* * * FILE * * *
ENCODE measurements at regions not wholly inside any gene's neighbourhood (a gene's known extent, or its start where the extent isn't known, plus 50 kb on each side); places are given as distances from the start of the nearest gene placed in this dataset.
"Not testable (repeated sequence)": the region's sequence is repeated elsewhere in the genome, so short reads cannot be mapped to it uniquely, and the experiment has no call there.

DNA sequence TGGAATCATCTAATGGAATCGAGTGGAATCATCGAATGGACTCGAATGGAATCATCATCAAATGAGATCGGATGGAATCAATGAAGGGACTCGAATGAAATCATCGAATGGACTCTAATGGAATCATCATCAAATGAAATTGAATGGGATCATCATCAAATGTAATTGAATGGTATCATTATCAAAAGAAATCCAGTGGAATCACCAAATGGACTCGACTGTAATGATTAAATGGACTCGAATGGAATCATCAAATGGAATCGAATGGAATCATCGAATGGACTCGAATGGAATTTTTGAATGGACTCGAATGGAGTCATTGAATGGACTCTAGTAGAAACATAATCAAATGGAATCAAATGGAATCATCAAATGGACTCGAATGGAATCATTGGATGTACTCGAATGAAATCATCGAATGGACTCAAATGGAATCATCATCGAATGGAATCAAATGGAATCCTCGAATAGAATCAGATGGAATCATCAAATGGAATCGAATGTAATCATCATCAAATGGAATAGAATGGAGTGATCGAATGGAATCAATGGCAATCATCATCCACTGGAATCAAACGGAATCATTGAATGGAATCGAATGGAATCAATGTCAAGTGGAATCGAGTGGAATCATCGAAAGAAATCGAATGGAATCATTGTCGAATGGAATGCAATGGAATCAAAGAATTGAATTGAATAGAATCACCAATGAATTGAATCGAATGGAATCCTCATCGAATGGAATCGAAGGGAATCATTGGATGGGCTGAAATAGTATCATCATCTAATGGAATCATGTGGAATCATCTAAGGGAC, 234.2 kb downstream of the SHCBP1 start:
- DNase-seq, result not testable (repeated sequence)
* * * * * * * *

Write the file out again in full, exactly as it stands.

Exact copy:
ENCODE measurements at regions not wholly inside any gene's neighbourhood (a gene's known extent, or its start where the extent isn't known, plus 50 kb on each side); places are given as distances from the start of the nearest gene placed in this dataset.
"Not testable (repeated sequence)": the region's sequence is repeated elsewhere in the genome, so short reads cannot be mapped to it uniquely, and the experiment has no call there.

DNA sequence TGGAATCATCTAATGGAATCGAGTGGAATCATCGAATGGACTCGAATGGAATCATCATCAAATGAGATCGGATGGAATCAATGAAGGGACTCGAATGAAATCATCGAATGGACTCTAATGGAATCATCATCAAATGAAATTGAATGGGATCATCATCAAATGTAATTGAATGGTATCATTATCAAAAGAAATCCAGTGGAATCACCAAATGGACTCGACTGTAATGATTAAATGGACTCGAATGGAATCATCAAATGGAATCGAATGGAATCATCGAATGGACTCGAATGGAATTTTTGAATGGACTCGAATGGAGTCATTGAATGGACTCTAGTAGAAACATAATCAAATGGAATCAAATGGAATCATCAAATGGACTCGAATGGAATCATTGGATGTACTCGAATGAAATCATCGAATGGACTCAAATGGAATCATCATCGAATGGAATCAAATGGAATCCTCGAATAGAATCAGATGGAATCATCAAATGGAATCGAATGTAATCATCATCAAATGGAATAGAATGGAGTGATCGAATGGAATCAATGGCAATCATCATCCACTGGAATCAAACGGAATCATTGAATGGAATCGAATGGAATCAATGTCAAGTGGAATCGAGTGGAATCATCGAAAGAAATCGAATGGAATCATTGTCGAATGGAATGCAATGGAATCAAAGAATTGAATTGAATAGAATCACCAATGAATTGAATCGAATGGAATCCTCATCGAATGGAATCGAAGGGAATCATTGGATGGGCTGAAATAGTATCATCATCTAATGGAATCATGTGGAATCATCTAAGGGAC, 234.2 kb downstream of the SHCBP1 start:
- DNase-seq, result not testable (repeated sequence)